Logan Lynn
 

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Logan Lynn Interview and Photo Spread in February Issue of Bear World Magazine

Logan Lynn by Andrew Carreon (2015)

I’m featured in the February 2015 issue of Bear World Magazine. We chat about my new record, TV work, mental health advocacy, overcoming trauma, escaping oppressive church systems and more.

Read my interview on the BWM site by clicking on the image below, or keep reading for the full transcript.

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From Bear World Magazine: (Feb 2015 Issue)

“DOMINIQUE ROBBINS MEETS WITH AMERICAN POP ARTIST LOGAN LYNN” Read the rest of this entry »

Read Logan Lynn’s Interview with Loud and Proud Entertainment Magazine Here

Logan Lynn LIGHTS OUT by Adrian Sotomayor (2015)

I was interviewed for the current issue of Loud and Proud Entertainment Magazine. Click on the cover below to check it out on the Loud and Proud website, or just keep reading below for the transcript.

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From Loud and Proud Entertainment: (December 2014/January 2015 issue)

I’ll admit, I was new to the artist Logan Lynn. I had only heard a few of his songs before I was doing research and e-mailing interview questions. I began learning new things about him throughout the process and soon found out he is not like most artists. He is also a champion in the never ending fight for equality.

Logan is willing to ask himself those hard questions and look at important topics that we should all be aware of. His efforts to build up the LGBTQ community are astounding. Logan founded the Q Center’s Qblog. As stated on the website, Qblog serves as a resource and online platform “…to broaden the positive perception of LGBTQ people.” Logan has even donated an entire year of earnings from his album I Killed Tomorrow Yesterday to benefit the Q Center in Portland, Oregon.

What started as a simple music interview turned into something inspiring—an open and honest conversation that hits on several important topics that are too often pushed under the rug and affect more than just our own community. For example, we delve into mental health issues—a topic that is riddled with Read the rest of this entry »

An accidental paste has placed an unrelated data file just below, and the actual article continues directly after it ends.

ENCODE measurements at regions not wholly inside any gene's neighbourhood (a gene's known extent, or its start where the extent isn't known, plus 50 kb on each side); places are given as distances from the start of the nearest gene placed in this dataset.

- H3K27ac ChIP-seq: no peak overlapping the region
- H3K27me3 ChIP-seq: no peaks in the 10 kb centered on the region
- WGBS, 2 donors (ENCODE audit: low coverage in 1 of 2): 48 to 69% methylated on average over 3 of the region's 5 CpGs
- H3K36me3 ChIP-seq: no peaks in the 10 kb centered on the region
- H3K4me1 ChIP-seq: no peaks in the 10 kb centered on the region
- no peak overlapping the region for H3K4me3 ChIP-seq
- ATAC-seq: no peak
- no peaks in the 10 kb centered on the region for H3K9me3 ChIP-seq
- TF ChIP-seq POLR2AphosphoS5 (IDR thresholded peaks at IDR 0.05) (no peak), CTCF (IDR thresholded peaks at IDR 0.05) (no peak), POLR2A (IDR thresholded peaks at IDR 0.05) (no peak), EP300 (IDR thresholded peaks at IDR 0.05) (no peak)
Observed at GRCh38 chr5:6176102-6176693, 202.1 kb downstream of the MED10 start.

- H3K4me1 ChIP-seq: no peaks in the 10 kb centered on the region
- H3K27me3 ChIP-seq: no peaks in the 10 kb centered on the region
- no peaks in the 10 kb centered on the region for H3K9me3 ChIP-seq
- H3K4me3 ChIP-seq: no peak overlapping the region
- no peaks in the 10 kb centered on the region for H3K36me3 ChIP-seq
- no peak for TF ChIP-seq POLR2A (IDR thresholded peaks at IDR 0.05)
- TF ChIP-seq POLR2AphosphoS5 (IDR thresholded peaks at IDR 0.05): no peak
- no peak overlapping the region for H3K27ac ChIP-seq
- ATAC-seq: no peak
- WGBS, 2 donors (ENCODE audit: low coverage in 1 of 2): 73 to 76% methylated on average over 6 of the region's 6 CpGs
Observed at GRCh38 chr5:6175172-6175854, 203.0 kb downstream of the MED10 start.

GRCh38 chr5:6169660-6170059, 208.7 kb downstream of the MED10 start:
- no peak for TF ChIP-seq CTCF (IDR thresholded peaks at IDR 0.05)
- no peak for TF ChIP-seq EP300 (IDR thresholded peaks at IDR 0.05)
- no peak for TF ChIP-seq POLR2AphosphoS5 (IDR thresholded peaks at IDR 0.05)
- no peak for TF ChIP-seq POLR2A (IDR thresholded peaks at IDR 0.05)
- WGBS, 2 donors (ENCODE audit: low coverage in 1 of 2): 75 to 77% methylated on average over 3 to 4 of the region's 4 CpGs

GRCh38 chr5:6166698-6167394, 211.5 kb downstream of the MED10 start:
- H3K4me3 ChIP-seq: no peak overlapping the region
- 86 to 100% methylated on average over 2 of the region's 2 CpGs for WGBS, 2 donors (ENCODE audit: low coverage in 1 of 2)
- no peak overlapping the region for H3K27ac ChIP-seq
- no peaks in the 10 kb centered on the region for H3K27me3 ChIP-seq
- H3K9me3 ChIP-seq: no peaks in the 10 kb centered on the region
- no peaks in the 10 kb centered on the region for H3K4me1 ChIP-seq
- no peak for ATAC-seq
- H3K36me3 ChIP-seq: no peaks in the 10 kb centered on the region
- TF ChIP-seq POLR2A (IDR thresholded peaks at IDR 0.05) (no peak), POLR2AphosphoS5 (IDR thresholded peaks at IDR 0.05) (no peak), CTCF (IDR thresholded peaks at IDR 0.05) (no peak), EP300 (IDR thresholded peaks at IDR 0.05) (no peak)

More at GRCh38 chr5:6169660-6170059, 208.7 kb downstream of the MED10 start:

Logan Lynn On The Cover of Proud Times Magazine This Month!

Logan Lynn by Adrian Sotomayor 2014

I’m on the cover of the current issue of Proud Times Magazine, on stands now. My 18 page spread and interview about mental health advocacy, queer rights, music, the end of love, and a whole bunch of other stuff starts on page 28.

Read the online version HERE, or click on the cover below. You can also download a .PDF version of the issue HERE.

Proud Times Magazine Cover - Logan Lynn - Winter 2014

Their sister site, Loud and Proud Entertainment, is also giving away a bunch of my songs FREE to celebrate the release of the issue. Click HERE to get yours.

Escena Indie en Colombia Picks Logan Lynn’s “Break Me Down” as #2 on Their Top 5 Songs of 2014 List

Logan Lynn Break Me Down 2014

We spent 6 weeks in the top 10 earlier this year on Colombian pop radio, and I did a bunch of Colombian press and interviews as a result. Now Escena Indie en Colombia has picked my song “Break Me Down” as #2 on their Top 5 Songs of 2014 list.

Thanks to Escena Indie en Colombia for including us on this list, and thank you to everyone who kept us on the radio this year! We are coming for you after the record comes out, Colombia. Stay tuned…

Click HERE to check it out, or read the transcript below.

From Escena Indie en Colombia:

#2: Break Me Down – Logan Lynn

“Este año tuve la oportunidad de conocer la propuesta de un artista que lleva haciendo música en el bajo mundo de los Estados Unidos desde hace más de 15 años. Dicha experiencia lo ha llevado a retratar en sus canciones todas esas vivencias que abordan las cuestiones humanas esenciales.”

Feminism, Ebola and Donuts: Lena Dunham and Carrie Brownstein Make Like Portland (VIDEO)

Carrie Brownstein and Lena Dunham in Portland (2014) by Logan Lynn

(Originally Published on The Huffington Post on 10/22/2014)

This past Sunday night in Portland, GIRLS star and Not That Kind Of Girl author Lena Dunham completed her ten city book tour, “Not That Kind Of Tour“, with an intimate conversation with Portlandia star, Sleater-Kinney rock icon and Portland royalty Carrie Brownstein, live on stage at the Newmark Theatre.

Sponsored by Powell’s Books, the event sold out in just six hours — and it’s no wonder. Both of these smart, funny, talented women are at the top of their game right now, each with hit TV shows, and each having just finished books; Carrie’s book, as revealed by Lena during the conversation, is en route.

Local Portland comedian JoAnn Schinderle opened the evening with a hilarious set. Dunham called her “fucking hilarious” when she took the stage, and then proceeded to read two essays from her new book, which is currently enjoying the #1 position on the New York Times Indie Bestsellers List (no big deal).

After talking about her many physical ailments while on tour, asking the audience if we could see her underwear (adding “Not that I care, I just want to know”), Dunham boldly read her strange, brave, beautiful truth to the crowd of (mostly) strangers, eventually inviting Brownstein to join her on stage.